Anyone who thinks Alaska’s current population of almost 800,000 people too big should be all down with Gov. Bill Walker’s plan to reintroduce the income tax, according to Forbes magazine.
“Each and every state (there are 11 in total) that introduced the income tax since 1960 has experienced decline across a broad array of metrics. In terms of population, all eleven states have declined in comparison to the remaining 39 states (West Virginia is the unenviable ‘leader’ of this pack, with a relative population decline of a full 50 percent),” writes Travis H. Brown, one of the co-authors of “An Inquiry into the Nature and Causes of the Wealth of States.”
A 50 percent population decline would put Alaska back near where it was in the days before construction began on the Trans-Alaska Oil Pipeline in 1975. A 50 percent population decline could, in theory, also lead to a 50 percent reduction in the need for state bureaucracy.
A 50 percent reduction in government would get the state budget near to what existing oil revenues can support, eliminating the need for income or any other new taxes. The Brown story almost makes one wonder if the state shouldn’t just short circuit the process and start offering free, one-way airfare to any and all established Alaska residents willing to leave.
Residency in Alaska is easily established. Alaskans must endure the cold, dark north for a full year before qualifying for the Alaska Permanent Fund Dividend, which this year awarded them a record $2,072 for their endurance. The state could easily stipulate the only people to qualify for a one-way ticket south are those who collected a PFD.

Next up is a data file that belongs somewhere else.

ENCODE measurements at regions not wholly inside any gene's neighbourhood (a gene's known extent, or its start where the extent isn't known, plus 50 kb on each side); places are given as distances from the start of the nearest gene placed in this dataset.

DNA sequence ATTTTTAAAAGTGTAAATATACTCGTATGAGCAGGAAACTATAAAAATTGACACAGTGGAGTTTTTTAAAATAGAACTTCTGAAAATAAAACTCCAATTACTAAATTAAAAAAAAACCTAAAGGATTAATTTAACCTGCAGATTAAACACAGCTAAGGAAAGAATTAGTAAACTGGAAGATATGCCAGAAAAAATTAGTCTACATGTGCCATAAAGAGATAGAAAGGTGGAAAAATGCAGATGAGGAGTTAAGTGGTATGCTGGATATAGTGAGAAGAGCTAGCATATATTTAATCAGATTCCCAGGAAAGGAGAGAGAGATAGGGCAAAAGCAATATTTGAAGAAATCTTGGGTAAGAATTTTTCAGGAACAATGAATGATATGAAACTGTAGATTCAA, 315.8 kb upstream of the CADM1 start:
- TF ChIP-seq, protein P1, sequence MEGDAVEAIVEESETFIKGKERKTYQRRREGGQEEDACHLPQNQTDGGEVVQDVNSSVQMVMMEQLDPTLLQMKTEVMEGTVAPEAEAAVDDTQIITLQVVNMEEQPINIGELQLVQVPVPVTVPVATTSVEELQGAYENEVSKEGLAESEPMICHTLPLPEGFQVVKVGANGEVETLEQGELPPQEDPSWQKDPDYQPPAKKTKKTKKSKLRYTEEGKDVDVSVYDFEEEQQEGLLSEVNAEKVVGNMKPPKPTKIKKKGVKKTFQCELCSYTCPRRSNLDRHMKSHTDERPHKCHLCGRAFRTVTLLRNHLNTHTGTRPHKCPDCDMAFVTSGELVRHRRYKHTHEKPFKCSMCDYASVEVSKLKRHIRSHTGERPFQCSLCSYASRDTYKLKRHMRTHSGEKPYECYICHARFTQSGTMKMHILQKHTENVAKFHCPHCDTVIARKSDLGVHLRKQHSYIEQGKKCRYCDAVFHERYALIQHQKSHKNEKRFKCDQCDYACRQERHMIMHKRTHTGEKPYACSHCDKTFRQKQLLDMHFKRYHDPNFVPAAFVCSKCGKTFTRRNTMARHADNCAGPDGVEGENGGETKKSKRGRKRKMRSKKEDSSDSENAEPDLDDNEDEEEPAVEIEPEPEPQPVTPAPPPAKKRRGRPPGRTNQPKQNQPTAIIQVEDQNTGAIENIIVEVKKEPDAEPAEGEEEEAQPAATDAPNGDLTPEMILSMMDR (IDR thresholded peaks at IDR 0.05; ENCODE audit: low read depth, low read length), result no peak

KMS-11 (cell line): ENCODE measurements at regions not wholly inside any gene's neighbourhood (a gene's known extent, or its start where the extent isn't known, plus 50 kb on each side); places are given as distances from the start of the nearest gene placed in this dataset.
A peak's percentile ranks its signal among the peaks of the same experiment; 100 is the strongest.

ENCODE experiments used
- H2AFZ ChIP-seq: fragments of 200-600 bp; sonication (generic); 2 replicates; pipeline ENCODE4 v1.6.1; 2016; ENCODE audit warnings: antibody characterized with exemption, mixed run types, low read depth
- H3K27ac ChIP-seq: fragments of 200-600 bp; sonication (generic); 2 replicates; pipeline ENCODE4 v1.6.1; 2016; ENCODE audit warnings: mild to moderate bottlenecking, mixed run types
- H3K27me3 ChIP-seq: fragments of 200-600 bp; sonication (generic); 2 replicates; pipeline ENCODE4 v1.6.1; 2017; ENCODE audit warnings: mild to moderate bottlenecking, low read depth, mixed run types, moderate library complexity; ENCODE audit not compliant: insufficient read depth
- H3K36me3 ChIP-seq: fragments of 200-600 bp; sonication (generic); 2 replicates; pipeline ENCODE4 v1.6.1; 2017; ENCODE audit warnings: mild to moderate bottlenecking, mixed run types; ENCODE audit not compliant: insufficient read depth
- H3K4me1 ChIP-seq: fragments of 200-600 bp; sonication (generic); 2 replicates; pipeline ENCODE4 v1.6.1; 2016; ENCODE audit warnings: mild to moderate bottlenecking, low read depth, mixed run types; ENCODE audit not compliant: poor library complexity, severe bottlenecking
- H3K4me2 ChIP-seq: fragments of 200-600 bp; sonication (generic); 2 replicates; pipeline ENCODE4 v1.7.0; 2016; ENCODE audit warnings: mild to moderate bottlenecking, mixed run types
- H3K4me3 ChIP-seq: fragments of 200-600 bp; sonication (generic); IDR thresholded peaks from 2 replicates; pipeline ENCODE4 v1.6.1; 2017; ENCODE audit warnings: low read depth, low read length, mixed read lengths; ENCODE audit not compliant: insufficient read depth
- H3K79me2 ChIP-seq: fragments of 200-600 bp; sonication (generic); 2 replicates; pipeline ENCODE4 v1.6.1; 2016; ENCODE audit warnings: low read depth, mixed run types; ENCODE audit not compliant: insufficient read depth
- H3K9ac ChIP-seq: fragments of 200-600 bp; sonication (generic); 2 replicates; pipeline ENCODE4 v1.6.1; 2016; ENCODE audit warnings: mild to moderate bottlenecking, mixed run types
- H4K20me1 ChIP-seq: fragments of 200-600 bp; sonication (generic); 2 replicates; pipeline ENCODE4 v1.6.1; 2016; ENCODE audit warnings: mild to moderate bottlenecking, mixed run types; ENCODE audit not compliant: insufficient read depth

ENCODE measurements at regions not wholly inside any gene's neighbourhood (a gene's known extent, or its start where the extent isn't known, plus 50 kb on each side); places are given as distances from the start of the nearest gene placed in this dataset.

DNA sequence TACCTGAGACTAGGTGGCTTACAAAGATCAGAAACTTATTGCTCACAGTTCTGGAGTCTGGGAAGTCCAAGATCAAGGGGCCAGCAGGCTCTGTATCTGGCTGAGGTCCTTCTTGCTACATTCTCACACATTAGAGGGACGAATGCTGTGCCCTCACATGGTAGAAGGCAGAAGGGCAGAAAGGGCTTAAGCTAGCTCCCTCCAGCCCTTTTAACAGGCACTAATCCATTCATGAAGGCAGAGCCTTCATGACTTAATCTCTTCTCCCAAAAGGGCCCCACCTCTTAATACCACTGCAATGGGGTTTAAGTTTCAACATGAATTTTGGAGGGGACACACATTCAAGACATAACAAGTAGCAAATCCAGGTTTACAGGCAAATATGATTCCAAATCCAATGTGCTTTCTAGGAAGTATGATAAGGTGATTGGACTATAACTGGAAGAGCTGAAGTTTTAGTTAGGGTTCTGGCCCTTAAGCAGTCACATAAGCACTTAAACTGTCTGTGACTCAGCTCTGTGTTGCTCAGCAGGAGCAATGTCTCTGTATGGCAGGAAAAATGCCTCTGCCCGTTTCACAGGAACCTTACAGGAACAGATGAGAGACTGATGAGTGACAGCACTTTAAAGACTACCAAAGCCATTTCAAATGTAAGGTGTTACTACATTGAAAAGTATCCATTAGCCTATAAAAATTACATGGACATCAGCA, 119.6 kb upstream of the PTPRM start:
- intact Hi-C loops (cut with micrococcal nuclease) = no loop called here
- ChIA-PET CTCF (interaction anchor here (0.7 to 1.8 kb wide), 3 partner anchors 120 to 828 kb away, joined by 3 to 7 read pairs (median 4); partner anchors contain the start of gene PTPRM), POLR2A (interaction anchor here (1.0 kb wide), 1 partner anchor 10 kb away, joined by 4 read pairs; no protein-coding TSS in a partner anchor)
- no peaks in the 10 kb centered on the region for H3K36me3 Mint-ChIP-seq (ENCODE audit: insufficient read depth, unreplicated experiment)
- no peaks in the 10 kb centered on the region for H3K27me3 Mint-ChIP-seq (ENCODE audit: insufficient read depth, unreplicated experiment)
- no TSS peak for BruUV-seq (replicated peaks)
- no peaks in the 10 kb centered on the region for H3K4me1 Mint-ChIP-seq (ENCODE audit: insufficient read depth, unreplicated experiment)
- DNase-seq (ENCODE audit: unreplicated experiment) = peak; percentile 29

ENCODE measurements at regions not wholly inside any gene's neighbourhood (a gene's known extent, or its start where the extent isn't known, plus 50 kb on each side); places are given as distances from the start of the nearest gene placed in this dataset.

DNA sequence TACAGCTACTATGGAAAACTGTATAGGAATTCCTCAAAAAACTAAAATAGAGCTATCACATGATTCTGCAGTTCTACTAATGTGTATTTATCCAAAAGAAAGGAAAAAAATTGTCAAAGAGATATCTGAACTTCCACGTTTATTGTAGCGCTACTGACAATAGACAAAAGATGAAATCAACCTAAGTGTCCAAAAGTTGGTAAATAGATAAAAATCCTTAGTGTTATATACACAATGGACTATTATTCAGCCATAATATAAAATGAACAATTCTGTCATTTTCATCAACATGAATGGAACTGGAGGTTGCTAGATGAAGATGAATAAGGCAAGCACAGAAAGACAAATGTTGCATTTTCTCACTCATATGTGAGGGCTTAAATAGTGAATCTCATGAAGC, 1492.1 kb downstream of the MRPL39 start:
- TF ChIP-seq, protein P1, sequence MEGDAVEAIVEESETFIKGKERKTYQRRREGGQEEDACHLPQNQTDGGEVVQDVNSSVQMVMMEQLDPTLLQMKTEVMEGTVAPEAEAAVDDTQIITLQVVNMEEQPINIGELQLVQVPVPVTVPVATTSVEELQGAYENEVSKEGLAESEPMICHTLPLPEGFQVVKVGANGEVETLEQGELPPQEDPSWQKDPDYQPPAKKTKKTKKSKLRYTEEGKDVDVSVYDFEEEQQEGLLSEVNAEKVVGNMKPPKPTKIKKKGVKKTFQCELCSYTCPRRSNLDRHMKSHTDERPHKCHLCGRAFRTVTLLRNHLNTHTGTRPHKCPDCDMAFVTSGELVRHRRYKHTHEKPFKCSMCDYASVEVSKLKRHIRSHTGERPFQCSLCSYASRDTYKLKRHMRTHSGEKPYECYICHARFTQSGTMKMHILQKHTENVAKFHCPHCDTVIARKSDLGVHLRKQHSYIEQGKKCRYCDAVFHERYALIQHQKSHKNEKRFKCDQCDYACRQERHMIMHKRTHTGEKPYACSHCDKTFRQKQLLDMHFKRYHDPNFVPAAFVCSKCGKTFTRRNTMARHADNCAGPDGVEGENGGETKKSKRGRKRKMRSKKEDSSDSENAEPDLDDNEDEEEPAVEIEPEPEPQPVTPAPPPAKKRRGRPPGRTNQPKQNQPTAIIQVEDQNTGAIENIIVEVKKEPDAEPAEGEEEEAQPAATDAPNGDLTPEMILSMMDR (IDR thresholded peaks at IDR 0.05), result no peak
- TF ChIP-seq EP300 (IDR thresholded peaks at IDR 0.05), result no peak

Brown warns that an income tax also depresses a state’s gross domestic product, but with oil prices continuing to fall, ownership of high-value Alaska commercial fishing permits shifting to the lower 48, and Alaska fish processing on the move to China, which got a third of the 2009 harvest, Alaska’s GDP might be destined to fall anyway.
Fish are Alaska’s second most valuable resource, although, Alaska state government sees no benefit. A recent study by the University of Alaska’s Institute of Social and Economic Research concluded that given the high costs of managing and policing wild salmon fisheries, the state loses $27.2 million a year on the source or, as the Alaska Dispatch News reported it in more politically correct terms, at least for Alaska where the Seattle-based commercial fishing business wields great political power: “ISER study finds state spends more on commercial fishing than it earns.”